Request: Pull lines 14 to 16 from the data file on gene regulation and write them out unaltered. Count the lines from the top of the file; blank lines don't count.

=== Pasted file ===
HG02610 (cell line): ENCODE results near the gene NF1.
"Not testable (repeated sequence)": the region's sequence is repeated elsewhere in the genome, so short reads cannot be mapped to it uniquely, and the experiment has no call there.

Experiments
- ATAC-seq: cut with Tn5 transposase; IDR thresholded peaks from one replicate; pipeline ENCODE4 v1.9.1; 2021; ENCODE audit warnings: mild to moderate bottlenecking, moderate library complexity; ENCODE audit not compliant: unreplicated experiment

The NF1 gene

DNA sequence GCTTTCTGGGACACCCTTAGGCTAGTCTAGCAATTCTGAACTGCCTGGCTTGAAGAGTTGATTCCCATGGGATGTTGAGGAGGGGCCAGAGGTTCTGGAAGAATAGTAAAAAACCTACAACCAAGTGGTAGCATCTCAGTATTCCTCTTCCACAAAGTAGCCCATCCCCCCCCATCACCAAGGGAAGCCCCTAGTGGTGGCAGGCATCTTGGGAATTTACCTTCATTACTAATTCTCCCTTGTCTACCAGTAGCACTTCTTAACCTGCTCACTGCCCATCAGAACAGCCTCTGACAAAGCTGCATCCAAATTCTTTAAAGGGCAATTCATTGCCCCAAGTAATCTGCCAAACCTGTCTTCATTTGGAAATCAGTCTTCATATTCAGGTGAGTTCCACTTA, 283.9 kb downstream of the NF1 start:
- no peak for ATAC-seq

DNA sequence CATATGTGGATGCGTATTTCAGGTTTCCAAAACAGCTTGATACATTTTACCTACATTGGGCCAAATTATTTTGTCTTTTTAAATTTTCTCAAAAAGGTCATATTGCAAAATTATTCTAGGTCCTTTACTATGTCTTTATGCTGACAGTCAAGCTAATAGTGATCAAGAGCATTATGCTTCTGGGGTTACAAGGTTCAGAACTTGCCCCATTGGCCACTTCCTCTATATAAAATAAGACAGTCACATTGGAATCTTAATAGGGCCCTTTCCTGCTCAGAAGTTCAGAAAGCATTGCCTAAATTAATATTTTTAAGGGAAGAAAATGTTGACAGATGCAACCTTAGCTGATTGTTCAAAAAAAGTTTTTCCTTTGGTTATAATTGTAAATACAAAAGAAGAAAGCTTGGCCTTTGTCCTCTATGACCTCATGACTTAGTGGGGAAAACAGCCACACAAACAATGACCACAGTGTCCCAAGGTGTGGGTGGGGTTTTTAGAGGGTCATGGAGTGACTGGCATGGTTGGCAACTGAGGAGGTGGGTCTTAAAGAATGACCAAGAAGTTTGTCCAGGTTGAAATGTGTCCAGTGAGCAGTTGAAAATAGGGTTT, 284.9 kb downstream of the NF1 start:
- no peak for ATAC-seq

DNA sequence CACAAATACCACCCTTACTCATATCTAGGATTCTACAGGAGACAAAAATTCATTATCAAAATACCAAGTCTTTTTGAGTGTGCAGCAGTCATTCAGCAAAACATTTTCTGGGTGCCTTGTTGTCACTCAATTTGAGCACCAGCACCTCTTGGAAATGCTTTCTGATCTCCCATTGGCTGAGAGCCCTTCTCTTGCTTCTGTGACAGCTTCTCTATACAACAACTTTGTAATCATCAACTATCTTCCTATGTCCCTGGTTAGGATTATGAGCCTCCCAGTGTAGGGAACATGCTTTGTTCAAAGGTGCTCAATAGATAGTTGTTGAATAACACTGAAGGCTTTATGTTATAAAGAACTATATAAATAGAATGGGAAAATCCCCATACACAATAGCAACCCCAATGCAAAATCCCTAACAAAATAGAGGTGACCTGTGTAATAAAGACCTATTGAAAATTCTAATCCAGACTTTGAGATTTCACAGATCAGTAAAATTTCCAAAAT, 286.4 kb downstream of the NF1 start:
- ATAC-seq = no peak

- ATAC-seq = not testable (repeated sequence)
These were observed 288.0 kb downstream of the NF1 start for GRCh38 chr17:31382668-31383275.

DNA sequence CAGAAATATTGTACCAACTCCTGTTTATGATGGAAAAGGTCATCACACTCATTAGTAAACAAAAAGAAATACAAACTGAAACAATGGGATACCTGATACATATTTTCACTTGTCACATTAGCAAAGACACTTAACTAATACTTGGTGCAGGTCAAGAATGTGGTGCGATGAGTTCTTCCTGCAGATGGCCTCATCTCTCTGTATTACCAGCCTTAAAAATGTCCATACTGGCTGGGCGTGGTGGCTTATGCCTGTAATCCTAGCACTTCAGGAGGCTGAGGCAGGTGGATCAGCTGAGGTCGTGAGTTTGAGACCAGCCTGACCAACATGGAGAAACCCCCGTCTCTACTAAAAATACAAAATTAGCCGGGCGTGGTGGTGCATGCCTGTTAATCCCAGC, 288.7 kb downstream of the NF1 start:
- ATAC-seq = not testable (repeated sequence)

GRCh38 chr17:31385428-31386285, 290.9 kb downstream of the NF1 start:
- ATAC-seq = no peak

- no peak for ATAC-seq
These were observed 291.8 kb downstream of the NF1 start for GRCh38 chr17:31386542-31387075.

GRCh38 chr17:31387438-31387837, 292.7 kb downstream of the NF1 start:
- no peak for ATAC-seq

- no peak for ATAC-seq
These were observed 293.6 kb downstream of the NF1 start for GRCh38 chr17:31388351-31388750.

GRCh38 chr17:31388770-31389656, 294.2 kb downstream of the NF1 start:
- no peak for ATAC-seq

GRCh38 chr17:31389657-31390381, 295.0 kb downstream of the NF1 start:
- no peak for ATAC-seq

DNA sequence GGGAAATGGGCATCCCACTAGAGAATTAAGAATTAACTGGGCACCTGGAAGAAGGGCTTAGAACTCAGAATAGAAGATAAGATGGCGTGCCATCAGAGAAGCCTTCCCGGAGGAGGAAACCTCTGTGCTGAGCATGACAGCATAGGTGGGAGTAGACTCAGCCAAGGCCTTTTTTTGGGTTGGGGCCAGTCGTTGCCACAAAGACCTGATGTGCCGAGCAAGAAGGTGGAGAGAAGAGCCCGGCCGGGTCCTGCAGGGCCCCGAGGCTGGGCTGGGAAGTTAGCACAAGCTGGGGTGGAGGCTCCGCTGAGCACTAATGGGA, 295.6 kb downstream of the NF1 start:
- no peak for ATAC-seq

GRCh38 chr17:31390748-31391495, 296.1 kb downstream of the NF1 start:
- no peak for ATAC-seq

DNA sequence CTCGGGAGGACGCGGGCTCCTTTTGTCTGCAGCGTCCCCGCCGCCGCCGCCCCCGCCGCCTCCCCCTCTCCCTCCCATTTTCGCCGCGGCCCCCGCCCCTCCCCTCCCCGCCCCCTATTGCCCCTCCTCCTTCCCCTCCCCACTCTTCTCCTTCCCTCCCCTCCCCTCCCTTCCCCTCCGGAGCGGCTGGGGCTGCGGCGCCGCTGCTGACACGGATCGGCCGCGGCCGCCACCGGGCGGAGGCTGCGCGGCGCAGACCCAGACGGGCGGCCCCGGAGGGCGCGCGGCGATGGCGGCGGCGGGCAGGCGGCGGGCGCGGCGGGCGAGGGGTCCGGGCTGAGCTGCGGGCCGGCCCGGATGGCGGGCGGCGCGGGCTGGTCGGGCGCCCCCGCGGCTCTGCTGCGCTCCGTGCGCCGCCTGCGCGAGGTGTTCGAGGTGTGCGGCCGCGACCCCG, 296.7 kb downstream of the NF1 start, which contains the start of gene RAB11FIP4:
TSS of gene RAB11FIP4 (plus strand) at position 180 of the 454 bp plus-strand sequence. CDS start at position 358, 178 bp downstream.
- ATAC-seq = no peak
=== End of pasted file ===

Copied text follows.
DNA sequence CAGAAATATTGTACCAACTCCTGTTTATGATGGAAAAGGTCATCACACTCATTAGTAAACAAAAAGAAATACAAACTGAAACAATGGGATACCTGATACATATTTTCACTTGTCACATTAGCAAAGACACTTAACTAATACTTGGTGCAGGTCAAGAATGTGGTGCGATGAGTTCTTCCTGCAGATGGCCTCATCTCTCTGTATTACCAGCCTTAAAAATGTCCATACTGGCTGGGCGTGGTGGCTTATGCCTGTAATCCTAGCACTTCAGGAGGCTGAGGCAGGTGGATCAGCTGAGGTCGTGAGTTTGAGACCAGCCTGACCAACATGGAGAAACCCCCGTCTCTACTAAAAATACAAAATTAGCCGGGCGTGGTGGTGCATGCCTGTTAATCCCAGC, 288.7 kb downstream of the NF1 start:
- ATAC-seq = not testable (repeated sequence)

GRCh38 chr17:31385428-31386285, 290.9 kb downstream of the NF1 start: